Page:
Security for IoT Can’t Be an Afterthought

Earlier this week, in my presentation at on “Communicating with the Internet of Things” one of the points I emphasized repeatedly is the necessity to think about security early and often. Any time you are responsible for creating a device that can communicate with the internet, whether that be a home automation gateway, Wi-Fi-controlled light bulb, or and industrial control system designed for remote monitoring, you need to be sure you understand how that system can be attacked. As security MVP Troy Hunt likes to put it, you need to “hack yourself first.”

photo credit: nwogen on

The reason I bring this up is that I had an exchange today with Cuno Pfister of Oberon Microsystems, who announced today the Limmat platform, a gateway device that bridges Bluetooth LE and HTTP, part of which was about how they’re securing the device. As part of his response, Cuno pointed to this article, which describes a recently discovered flaw in BMW’s ConnectedDrive system that could potentially expose 2 million cars to remote unlocking or disabling.

Two MILLION cars. Try to wrap your head around that number for a moment. BMWs aren’t exactly cheap cars, either, and you’d think that they would take great care to ensure that the onboard telematics could not be hacked. But if the article is accurate (and I’m not an expert in auto system security, so I can only take the reporting at face value), it sure looks like they missed some major red flags in their implementation of the communication with the cloud.

So what’s an IoT developer to do? Start thinking about security as soon as you begin planning your product or system. Put on your black hat, and think through how someone would attack your system. Or if you’re not confident that you have the expertise to do so, hire someone who does.

Connected devices have great potential, but with that potential comes risk. And every new hack, vulnerability, or flat-out poorly designed product will make it that much harder for consumers and industry to put their trust in IoT. Attention to security early on in the product lifecycle is key to preventing this outcome.

6 thoughts on “Security for IoT Can’t Be an Afterthought”

    1. I think you’re right, but I think that’s a hard problem to solve. In order for the device to be able to update its firmware automatically, it needs to be able to grab firmware from the internet, install it, and reboot.

      So far, so good. But what happens when an attacker manages to spoof the firmware update location? That’s just one scenario I can think of where bad stuff could result from automatic updating.

      The larger problem, of course, is that the average user simply isn’t technical enough to update the firmware on their Wi-Fi light bulb, nor should they need to be. Perhaps what’s needed is the IoT equivalent of Windows Update. While it’s not been without it’s own problems, I think it’s fair to argue that Windows Update has made a substantial improvement in the security of Windows machines.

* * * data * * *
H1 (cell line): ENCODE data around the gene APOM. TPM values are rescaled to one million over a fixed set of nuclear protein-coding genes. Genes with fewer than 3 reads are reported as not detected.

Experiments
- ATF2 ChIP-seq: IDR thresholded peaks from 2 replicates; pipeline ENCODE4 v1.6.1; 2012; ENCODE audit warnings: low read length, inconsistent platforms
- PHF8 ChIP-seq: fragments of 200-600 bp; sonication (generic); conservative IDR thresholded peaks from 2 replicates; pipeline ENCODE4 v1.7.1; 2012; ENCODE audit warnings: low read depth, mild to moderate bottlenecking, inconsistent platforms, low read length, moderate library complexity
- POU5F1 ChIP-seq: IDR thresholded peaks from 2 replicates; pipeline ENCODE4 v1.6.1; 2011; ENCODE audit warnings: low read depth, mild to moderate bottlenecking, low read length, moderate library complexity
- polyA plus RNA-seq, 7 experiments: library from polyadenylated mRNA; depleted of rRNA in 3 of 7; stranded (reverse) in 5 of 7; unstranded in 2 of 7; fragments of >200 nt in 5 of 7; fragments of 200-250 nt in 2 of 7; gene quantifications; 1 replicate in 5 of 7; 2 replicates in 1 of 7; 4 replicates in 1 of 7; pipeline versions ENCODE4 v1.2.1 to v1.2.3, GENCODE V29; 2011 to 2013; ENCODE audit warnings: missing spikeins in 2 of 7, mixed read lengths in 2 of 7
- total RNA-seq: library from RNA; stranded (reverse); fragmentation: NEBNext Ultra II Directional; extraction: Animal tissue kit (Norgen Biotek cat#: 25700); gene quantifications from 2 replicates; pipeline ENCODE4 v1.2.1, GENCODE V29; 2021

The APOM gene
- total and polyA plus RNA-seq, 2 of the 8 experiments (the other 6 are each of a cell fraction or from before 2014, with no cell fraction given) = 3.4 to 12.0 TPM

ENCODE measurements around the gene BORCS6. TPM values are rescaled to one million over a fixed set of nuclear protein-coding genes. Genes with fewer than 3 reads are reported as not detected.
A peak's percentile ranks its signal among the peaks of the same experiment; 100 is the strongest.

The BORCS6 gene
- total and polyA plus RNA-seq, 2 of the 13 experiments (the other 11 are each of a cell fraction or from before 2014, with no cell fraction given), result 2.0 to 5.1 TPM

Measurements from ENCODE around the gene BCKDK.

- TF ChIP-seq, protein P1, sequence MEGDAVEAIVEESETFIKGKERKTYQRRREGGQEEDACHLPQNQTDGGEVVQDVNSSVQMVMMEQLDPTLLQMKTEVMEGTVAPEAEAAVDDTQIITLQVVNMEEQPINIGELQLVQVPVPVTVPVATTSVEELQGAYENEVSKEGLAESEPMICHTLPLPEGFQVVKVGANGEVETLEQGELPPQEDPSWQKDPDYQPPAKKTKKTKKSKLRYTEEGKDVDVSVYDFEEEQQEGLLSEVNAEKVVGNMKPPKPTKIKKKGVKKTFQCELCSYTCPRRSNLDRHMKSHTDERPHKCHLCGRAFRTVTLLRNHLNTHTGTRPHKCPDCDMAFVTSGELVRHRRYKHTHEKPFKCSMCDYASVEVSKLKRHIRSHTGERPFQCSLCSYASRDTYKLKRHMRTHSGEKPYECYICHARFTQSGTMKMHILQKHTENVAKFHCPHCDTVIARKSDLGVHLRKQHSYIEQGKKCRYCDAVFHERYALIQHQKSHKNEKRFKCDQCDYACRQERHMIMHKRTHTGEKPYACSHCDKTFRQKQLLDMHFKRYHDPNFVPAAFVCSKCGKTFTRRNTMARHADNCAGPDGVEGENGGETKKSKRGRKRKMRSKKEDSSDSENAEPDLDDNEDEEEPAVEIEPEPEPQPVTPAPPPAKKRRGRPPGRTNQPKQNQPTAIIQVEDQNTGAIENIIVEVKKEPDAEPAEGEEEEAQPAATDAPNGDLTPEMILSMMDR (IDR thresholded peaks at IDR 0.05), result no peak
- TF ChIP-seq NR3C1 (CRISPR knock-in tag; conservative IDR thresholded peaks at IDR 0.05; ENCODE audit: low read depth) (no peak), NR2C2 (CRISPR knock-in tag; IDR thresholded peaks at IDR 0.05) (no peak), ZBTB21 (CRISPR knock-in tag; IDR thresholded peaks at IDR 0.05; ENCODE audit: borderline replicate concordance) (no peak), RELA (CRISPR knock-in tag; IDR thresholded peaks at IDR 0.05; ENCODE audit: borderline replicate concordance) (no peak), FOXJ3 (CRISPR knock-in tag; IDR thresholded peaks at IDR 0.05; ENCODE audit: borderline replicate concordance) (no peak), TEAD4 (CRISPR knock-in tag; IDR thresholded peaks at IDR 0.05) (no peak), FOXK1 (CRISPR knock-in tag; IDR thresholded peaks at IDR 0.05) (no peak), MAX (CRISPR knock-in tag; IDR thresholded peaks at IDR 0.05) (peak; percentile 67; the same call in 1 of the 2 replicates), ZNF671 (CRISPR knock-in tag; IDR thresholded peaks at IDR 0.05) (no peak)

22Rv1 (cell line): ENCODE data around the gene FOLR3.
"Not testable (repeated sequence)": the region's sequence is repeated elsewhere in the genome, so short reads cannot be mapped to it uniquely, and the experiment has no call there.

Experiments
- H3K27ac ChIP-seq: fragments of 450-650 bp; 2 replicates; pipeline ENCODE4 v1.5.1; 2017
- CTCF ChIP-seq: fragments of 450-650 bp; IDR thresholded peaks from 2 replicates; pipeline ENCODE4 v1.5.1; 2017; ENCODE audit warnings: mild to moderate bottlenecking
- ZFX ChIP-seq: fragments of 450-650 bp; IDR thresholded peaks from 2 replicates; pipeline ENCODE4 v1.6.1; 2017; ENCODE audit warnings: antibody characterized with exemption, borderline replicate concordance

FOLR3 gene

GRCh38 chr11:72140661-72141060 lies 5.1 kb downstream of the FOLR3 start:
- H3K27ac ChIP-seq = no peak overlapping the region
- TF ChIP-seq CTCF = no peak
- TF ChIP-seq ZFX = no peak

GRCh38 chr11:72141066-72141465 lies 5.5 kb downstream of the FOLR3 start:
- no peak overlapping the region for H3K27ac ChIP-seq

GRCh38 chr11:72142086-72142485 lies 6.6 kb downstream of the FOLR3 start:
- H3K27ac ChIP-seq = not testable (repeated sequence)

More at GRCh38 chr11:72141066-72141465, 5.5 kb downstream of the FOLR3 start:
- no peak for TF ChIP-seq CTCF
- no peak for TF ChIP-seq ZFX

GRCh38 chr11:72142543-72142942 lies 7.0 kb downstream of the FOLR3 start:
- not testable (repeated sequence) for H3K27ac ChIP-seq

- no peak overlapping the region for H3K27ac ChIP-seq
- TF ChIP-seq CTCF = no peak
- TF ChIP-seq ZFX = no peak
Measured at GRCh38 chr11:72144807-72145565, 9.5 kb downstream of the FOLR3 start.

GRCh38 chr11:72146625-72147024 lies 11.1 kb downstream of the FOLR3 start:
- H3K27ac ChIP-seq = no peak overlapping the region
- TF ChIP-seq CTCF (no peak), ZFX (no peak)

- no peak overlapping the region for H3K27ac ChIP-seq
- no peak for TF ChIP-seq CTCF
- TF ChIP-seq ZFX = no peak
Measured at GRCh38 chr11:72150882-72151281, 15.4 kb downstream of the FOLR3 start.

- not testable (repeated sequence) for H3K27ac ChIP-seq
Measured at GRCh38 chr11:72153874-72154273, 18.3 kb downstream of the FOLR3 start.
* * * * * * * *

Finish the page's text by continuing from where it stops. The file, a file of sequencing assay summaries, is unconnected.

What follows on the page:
Thanks for the comment!

      1. Clearly not easy, but absolutely necessary. We shouldn’t be willing to keep on our networks devices that run unpatched distributions of Linux with known vulnerabilities. Which is the case of pretty much every IoT thing on the market today.

        1. The sad thing is that that’s probably true of many, if not most, home routers as well. I’m far more technically savvy than the average consumer, and I couldn’t tell you right now if there was a firmware update available for my router, at least not without logging in and finding the right place in the admin UI to look it up.

          Totally agree that it’s necessary (hence the blog post), but I’m not entirely sure how we get from where we are to where we need to be, given the users we have, and the clearly inadequate state of security motivation among product manufacturers.

          As for willingness, I think the issue is less about willingness than it is about ignorance. If more folks understood that they’re in essence running a Linux server on their network, perhaps more people would care. But until they do, it may be hard to convince the manufacturers to do more.

          1. It will probably only happen after a year or two of disastrous fiascos, but I think the industry as a whole could come up with a standard, and accompanying certifications. Little labels on the boxes would help people make the right choice.

  1. But it will be an afterthought until the lack of security becomes cost prohibitive to these companies.

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